In the heady world of small business your average tyre repair shop and software start-up may seem light years apart. But according to a seminal study by Harvard Business Review they’re not as different as you think with all small businesses working through the same stages of growth and the challenges each represents. Here are the five stages of business growth and how you can identify your path to success.



If you’re reading this as a business owner who started up themselves, chances are “you’ve been there and done that”. This is the phase of business where the enthusiastic entrepreneur does everything themselves, perhaps with the assistance of a couple of staff who answer directly to them. The focus at this stage is customers; how to get them, what to offer them and how to keep them. It’s about creating a viable income stream, with many businesses failing after they exhaust their initial capital.


Once you’ve proven your existence, a business is in survival stage, and it’s a place where many stay. This is a critical time for business where they can begin to generate revenue or languish at the just above break-even point using the owner’s energy and direction for a minimal return.

The important questions at this time are: In the short term can we generate enough return to break even and cover the costs of equipment repair? Can we generate enough revenue to fund growth into something viable?


If you’ve reached success stage, chances are you’re enjoying a solid return for your efforts but now there is a vital decision to be made. Do you sit back and enjoy the income you’ve built or do you use your revenue as a platform for further growth?

At this point income should be fairly healthy and an owner can choose to step away from the business utilising the resources of staff to enjoy the income and lifestyle return, they can sell their business for a fair profit, or consolidate their resources and grow.

If the latter is the path you choose, planning is imperative. The business will need to have enough cash and expert staff to handle future needs, while systems will need to be implemented that cater to your future direction.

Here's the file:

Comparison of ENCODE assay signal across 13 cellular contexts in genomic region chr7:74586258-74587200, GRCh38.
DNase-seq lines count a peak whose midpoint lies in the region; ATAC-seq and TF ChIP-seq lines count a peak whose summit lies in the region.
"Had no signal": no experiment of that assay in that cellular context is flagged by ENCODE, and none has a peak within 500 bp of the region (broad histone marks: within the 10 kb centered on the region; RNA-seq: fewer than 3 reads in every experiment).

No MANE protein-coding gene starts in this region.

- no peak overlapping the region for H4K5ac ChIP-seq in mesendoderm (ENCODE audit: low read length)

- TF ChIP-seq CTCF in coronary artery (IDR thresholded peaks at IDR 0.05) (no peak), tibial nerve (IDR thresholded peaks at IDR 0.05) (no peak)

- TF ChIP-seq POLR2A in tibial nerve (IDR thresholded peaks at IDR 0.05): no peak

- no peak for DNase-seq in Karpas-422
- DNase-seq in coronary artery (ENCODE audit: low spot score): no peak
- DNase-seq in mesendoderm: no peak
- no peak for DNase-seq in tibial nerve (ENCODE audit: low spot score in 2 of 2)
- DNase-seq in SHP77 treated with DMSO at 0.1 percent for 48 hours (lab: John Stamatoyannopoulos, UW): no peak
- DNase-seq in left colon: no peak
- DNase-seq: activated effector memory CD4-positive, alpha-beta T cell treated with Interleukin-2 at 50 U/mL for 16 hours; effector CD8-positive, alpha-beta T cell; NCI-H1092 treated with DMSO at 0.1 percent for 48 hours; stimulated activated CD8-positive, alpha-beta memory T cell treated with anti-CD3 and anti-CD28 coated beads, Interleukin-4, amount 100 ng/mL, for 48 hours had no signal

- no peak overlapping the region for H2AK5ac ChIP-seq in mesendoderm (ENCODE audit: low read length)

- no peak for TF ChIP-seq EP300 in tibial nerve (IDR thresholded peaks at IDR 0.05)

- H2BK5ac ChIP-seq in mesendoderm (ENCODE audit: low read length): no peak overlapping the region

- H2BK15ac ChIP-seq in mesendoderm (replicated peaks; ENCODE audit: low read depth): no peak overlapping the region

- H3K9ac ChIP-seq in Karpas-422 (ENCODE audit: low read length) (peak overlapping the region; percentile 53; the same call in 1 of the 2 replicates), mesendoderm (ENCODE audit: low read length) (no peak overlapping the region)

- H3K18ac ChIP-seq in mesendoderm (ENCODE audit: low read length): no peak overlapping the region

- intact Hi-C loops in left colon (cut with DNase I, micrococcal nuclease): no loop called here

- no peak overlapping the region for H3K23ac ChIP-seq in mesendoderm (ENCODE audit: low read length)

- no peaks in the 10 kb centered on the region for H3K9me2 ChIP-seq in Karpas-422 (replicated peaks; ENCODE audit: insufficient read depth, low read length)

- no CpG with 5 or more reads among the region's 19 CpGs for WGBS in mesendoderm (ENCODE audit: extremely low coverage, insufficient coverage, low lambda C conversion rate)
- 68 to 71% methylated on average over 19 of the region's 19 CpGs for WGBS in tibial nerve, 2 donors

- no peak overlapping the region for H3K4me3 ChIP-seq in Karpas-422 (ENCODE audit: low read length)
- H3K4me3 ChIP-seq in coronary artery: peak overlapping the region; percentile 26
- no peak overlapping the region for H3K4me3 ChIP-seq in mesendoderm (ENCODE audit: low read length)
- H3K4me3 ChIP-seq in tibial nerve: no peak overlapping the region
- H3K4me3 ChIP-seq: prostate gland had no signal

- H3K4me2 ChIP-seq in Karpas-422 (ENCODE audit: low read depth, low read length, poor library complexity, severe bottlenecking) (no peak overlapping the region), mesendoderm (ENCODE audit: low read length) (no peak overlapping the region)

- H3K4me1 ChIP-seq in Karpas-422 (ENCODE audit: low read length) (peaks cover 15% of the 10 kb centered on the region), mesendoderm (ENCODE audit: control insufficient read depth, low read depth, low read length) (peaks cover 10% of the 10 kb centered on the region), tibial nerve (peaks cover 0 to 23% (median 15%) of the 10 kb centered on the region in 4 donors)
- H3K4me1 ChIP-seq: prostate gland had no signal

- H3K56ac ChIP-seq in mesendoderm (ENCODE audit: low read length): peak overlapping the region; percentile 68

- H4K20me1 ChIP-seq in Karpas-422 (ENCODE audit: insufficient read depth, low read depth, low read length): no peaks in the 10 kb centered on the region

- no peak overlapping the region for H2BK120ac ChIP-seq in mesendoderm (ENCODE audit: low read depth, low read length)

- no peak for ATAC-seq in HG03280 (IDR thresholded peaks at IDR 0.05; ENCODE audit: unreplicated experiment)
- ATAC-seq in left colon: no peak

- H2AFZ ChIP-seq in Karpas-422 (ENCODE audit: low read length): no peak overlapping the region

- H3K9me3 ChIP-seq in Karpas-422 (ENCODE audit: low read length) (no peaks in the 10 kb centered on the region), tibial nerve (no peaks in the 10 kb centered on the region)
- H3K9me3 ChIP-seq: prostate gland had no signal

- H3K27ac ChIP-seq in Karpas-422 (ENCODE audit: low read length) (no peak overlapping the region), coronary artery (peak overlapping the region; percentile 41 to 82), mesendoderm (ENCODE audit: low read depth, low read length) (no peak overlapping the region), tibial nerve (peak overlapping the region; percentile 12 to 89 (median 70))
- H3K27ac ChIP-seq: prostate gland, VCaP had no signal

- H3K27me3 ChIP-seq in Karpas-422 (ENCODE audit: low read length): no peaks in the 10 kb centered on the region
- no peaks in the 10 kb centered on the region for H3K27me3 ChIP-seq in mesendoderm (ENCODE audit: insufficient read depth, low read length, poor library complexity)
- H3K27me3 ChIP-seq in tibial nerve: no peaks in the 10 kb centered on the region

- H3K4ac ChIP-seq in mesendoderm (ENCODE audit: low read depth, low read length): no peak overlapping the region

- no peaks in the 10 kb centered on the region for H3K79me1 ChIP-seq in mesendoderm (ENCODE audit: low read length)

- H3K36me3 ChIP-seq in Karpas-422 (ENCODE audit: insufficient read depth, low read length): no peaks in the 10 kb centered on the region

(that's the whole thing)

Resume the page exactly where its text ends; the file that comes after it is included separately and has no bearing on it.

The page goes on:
At this point delegation and cash are the key focus areas. The business will be evolving at a rapid rate and chances are you may have incurred debt to take it to the next phase.

There will also be significant changes to how an owner operates amid an altered business structure, where the organisation is often departmentalised and decentralised. Key systems and procedures will be refined during this period, often overseen by managers. The owner may still be intrinsically involved in the company but will be separate from day-to-day operations, and may have opted to employ a company head to lead the growing enterprise.


At maturity a company will be stable, proven and experienced. It will have certain power and recognition in the market, but will not be without its challenges. The focus now is on maintaining position with an eye on competition, developing technology and continued market share, where innovation and diversity will continue to play key roles.

This is a point where many businesses stagnate, relying on their past instead of recognising future opportunity. If a company can maintain its entrepreneurial spirit, flair and hunger while enjoying its strong market position it will have the best chance of prolonged success.


Throughout the five cycles of business, planning is key. In the early stages that includes strategies to attract and retain customers, and further plans for investment and growth. Later it will focus on the implementation of systems and procedures.

Whatever your stage of the business cycle, an expert business coach can help you make the next leap, providing the assistance, planning and support required to take your business beyond existence and survival to success and even maturity.